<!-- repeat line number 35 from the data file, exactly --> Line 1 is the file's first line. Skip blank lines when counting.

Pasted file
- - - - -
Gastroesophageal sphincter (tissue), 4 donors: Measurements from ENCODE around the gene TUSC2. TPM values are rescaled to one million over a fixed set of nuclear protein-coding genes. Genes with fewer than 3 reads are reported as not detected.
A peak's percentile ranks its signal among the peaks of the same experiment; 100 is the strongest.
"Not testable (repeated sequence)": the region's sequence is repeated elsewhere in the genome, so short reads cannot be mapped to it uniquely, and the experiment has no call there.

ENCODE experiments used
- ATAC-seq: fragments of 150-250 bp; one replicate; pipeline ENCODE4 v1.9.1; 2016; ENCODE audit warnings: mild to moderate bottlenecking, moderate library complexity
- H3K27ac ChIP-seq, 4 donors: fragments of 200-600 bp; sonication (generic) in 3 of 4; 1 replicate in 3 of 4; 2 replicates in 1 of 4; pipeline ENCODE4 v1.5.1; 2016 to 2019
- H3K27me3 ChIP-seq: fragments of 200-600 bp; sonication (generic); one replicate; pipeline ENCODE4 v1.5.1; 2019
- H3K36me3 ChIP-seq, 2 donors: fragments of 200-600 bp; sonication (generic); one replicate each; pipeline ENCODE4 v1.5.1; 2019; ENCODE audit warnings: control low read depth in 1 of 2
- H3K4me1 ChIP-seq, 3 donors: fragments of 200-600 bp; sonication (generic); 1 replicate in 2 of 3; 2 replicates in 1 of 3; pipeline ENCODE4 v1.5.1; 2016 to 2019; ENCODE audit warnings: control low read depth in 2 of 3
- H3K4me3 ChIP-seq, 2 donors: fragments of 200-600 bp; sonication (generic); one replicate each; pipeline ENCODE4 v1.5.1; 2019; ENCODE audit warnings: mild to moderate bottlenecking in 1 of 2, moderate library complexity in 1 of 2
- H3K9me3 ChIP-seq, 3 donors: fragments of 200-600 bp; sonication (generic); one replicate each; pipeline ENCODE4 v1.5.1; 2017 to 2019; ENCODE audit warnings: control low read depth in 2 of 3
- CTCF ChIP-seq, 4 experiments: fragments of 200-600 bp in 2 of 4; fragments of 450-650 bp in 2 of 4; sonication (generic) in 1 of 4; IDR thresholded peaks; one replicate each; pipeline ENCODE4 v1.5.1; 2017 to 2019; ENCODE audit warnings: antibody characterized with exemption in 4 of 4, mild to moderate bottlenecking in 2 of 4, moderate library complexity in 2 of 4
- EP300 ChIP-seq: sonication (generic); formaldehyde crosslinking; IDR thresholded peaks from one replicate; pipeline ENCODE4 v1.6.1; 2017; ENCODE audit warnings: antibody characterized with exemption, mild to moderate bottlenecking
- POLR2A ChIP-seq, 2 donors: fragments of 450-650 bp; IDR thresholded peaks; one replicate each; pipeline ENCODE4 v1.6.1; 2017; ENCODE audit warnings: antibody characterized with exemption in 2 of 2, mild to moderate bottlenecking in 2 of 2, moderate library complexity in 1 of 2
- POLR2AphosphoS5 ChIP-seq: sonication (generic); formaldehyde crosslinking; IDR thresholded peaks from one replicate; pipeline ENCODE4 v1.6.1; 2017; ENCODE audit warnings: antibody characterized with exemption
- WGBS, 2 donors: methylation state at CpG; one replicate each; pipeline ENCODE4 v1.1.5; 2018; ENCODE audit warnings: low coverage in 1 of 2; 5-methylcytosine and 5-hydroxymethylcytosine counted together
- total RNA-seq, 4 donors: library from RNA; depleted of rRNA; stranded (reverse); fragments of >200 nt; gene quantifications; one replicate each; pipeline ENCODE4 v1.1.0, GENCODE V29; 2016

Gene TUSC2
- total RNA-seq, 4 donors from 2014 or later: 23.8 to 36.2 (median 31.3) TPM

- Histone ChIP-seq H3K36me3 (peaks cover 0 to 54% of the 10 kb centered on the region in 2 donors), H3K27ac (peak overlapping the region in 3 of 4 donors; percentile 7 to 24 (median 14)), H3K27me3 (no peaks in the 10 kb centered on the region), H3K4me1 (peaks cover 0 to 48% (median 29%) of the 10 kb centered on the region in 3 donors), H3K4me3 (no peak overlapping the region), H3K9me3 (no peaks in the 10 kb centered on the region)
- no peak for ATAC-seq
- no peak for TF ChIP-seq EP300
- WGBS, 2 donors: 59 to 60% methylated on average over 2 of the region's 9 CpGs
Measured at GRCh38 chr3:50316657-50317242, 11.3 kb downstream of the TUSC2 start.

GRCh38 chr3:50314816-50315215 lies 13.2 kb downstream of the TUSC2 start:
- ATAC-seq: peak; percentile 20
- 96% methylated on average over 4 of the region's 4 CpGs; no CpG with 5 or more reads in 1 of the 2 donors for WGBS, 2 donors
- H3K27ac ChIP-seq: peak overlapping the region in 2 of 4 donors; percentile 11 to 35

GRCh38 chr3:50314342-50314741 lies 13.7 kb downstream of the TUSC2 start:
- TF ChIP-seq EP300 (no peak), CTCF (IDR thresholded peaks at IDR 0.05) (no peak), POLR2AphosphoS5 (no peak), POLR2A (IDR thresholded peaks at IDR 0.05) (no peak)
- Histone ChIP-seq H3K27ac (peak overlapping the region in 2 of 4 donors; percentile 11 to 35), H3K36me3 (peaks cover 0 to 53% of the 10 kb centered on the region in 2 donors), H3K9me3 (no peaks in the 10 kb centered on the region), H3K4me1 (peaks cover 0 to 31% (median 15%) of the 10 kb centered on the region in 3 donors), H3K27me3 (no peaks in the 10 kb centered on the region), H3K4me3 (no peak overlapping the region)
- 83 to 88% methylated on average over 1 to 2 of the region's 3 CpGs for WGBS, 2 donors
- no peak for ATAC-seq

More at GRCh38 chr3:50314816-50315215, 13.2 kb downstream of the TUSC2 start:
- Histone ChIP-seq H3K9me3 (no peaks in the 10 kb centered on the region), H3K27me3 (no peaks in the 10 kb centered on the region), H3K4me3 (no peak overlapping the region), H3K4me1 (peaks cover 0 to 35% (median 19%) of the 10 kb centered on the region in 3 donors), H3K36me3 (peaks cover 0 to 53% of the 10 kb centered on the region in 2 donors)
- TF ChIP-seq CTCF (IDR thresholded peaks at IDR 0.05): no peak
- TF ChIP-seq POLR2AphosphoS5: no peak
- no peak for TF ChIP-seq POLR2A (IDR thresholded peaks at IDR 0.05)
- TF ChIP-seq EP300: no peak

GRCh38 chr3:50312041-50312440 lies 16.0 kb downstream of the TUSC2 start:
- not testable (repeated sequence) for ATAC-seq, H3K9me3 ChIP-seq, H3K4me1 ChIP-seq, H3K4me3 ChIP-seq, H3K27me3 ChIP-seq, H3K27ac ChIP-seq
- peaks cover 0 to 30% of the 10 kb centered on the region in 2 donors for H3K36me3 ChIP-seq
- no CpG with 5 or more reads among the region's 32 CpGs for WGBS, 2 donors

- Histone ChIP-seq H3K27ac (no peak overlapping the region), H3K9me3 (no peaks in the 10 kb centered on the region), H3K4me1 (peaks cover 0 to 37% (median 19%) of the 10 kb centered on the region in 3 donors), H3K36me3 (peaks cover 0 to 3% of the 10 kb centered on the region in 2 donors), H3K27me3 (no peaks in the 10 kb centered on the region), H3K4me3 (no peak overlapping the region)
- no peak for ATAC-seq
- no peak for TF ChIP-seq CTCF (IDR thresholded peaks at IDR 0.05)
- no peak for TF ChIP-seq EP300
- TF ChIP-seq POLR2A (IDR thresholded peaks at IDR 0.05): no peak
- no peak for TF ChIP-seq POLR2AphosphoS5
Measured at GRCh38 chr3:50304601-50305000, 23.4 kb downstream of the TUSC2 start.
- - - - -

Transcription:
- Histone ChIP-seq H3K9me3 (no peaks in the 10 kb centered on the region), H3K27me3 (no peaks in the 10 kb centered on the region), H3K4me3 (no peak overlapping the region), H3K4me1 (peaks cover 0 to 35% (median 19%) of the 10 kb centered on the region in 3 donors), H3K36me3 (peaks cover 0 to 53% of the 10 kb centered on the region in 2 donors)